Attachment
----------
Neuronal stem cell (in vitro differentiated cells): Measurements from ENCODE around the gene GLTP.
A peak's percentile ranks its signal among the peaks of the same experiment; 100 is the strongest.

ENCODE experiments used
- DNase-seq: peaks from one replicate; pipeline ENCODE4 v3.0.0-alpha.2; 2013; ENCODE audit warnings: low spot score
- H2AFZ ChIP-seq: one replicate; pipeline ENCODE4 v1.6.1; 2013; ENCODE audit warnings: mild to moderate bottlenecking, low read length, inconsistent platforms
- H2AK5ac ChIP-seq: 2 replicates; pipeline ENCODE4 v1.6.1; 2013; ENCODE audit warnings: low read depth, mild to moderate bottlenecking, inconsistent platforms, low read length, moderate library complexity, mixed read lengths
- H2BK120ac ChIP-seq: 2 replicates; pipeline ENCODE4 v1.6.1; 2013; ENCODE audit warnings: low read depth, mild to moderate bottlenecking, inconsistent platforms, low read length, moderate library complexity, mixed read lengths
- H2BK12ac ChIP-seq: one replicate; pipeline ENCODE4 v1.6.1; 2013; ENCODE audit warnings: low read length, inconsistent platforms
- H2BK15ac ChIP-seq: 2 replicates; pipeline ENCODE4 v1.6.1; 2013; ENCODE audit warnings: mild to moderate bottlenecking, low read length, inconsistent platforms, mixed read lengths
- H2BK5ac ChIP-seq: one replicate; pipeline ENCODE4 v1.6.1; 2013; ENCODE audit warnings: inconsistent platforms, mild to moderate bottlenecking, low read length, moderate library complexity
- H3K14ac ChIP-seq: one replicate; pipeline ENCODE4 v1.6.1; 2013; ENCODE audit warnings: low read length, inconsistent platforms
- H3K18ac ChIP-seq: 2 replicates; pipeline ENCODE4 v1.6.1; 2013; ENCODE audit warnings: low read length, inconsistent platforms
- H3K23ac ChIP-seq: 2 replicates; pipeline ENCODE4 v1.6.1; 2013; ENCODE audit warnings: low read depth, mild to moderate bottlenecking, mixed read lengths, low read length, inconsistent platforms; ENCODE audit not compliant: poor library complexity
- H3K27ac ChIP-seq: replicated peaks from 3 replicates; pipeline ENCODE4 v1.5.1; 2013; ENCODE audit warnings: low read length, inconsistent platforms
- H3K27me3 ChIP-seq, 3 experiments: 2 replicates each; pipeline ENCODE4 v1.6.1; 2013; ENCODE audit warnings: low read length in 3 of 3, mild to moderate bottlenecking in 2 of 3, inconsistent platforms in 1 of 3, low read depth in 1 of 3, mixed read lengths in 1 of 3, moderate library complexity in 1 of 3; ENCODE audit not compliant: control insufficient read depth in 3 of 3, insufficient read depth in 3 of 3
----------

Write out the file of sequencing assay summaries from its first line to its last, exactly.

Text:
Neuronal stem cell (in vitro differentiated cells): Measurements from ENCODE around the gene GLTP.
A peak's percentile ranks its signal among the peaks of the same experiment; 100 is the strongest.

ENCODE experiments used
- DNase-seq: peaks from one replicate; pipeline ENCODE4 v3.0.0-alpha.2; 2013; ENCODE audit warnings: low spot score
- H2AFZ ChIP-seq: one replicate; pipeline ENCODE4 v1.6.1; 2013; ENCODE audit warnings: mild to moderate bottlenecking, low read length, inconsistent platforms
- H2AK5ac ChIP-seq: 2 replicates; pipeline ENCODE4 v1.6.1; 2013; ENCODE audit warnings: low read depth, mild to moderate bottlenecking, inconsistent platforms, low read length, moderate library complexity, mixed read lengths
- H2BK120ac ChIP-seq: 2 replicates; pipeline ENCODE4 v1.6.1; 2013; ENCODE audit warnings: low read depth, mild to moderate bottlenecking, inconsistent platforms, low read length, moderate library complexity, mixed read lengths
- H2BK12ac ChIP-seq: one replicate; pipeline ENCODE4 v1.6.1; 2013; ENCODE audit warnings: low read length, inconsistent platforms
- H2BK15ac ChIP-seq: 2 replicates; pipeline ENCODE4 v1.6.1; 2013; ENCODE audit warnings: mild to moderate bottlenecking, low read length, inconsistent platforms, mixed read lengths
- H2BK5ac ChIP-seq: one replicate; pipeline ENCODE4 v1.6.1; 2013; ENCODE audit warnings: inconsistent platforms, mild to moderate bottlenecking, low read length, moderate library complexity
- H3K14ac ChIP-seq: one replicate; pipeline ENCODE4 v1.6.1; 2013; ENCODE audit warnings: low read length, inconsistent platforms
- H3K18ac ChIP-seq: 2 replicates; pipeline ENCODE4 v1.6.1; 2013; ENCODE audit warnings: low read length, inconsistent platforms
- H3K23ac ChIP-seq: 2 replicates; pipeline ENCODE4 v1.6.1; 2013; ENCODE audit warnings: low read depth, mild to moderate bottlenecking, mixed read lengths, low read length, inconsistent platforms; ENCODE audit not compliant: poor library complexity
- H3K27ac ChIP-seq: replicated peaks from 3 replicates; pipeline ENCODE4 v1.5.1; 2013; ENCODE audit warnings: low read length, inconsistent platforms
- H3K27me3 ChIP-seq, 3 experiments: 2 replicates each; pipeline ENCODE4 v1.6.1; 2013; ENCODE audit warnings: low read length in 3 of 3, mild to moderate bottlenecking in 2 of 3, inconsistent platforms in 1 of 3, low read depth in 1 of 3, mixed read lengths in 1 of 3, moderate library complexity in 1 of 3; ENCODE audit not compliant: control insufficient read depth in 3 of 3, insufficient read depth in 3 of 3